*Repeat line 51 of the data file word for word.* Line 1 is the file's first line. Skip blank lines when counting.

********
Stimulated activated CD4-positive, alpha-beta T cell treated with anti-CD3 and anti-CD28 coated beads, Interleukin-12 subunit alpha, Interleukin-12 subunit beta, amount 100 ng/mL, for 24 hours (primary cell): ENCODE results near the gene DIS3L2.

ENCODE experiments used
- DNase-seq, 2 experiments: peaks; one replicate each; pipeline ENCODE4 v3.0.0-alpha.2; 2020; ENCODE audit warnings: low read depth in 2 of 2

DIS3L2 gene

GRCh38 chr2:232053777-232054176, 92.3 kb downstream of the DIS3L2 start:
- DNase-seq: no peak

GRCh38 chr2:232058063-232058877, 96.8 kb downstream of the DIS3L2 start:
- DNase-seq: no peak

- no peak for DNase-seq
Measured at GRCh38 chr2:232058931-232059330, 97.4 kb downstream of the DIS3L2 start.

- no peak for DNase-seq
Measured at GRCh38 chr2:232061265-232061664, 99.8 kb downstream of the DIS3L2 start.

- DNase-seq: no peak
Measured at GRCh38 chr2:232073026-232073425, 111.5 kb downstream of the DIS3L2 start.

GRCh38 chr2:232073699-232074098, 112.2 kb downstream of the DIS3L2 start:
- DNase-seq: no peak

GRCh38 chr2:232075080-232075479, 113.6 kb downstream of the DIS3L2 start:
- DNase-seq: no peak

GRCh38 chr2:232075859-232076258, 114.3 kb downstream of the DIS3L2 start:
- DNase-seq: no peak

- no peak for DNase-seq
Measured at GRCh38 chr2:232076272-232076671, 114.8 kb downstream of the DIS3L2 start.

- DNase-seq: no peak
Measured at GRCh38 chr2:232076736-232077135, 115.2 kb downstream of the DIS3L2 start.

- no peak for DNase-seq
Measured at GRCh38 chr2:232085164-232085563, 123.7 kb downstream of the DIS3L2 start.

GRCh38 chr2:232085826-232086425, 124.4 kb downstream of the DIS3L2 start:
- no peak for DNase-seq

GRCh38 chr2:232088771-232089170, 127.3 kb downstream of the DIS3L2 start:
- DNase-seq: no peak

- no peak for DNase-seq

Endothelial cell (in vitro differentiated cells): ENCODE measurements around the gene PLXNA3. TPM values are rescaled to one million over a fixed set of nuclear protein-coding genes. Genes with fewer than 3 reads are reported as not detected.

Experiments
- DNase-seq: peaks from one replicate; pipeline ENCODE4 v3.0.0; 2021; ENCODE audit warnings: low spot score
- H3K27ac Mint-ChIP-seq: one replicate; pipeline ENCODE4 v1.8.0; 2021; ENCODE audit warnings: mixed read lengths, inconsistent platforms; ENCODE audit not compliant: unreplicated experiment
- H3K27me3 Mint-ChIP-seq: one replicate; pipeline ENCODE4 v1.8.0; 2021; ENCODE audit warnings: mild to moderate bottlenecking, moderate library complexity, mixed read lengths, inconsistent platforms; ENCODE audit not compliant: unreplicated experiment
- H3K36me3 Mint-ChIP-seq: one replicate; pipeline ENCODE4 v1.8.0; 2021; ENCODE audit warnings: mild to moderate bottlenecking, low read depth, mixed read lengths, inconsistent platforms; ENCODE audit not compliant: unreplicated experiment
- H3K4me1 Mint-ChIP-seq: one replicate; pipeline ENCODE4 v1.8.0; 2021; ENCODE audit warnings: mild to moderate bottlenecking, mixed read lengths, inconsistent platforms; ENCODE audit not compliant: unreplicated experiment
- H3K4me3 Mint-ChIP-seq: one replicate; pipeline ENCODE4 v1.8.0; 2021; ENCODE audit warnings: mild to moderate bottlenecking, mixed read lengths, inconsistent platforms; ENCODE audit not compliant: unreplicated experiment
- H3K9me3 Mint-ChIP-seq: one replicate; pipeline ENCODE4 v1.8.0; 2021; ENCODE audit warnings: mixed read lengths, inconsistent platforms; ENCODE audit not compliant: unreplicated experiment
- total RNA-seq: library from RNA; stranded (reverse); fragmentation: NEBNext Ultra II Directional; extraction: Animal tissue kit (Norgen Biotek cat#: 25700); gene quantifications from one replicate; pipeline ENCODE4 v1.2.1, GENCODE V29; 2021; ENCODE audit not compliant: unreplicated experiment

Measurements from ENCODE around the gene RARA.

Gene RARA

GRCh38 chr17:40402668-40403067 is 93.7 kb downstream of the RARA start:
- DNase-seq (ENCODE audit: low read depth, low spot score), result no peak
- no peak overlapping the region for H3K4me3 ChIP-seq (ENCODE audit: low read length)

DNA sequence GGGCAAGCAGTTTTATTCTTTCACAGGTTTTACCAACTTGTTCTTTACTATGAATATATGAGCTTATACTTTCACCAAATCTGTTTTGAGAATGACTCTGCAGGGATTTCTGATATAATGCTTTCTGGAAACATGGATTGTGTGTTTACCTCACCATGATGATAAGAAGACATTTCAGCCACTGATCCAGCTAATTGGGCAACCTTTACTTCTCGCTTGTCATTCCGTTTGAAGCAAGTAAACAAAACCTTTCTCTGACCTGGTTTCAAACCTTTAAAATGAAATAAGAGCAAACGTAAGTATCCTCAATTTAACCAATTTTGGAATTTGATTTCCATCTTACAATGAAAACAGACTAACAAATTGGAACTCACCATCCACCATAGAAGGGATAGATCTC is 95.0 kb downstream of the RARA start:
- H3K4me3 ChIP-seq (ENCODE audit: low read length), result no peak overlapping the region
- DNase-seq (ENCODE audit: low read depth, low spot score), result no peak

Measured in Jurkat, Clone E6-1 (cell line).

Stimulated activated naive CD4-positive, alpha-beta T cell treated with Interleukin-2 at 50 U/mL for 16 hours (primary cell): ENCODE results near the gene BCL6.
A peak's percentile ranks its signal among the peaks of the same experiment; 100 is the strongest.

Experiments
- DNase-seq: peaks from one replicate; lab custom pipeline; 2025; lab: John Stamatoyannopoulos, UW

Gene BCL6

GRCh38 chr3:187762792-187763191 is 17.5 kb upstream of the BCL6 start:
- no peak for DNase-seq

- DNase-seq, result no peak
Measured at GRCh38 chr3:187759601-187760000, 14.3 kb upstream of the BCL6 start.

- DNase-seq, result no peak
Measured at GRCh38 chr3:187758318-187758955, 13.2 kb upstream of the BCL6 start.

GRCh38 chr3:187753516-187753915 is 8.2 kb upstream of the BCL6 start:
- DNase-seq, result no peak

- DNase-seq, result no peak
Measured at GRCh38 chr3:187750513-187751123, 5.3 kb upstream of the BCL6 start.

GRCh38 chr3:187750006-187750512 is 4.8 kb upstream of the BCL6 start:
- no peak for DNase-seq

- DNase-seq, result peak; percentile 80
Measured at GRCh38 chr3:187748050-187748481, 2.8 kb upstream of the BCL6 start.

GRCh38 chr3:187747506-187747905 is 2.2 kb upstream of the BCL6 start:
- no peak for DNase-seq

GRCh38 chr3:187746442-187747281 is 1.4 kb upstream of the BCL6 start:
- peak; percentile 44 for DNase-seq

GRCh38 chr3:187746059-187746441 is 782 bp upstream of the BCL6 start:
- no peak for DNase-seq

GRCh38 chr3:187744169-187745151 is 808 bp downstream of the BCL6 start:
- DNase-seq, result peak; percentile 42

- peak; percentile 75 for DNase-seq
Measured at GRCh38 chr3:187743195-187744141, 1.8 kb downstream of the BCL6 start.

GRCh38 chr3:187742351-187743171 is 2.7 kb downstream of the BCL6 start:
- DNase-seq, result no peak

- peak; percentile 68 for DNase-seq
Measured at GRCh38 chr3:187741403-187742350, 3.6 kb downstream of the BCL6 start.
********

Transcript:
Stimulated activated naive CD4-positive, alpha-beta T cell treated with Interleukin-2 at 50 U/mL for 16 hours (primary cell): ENCODE results near the gene BCL6.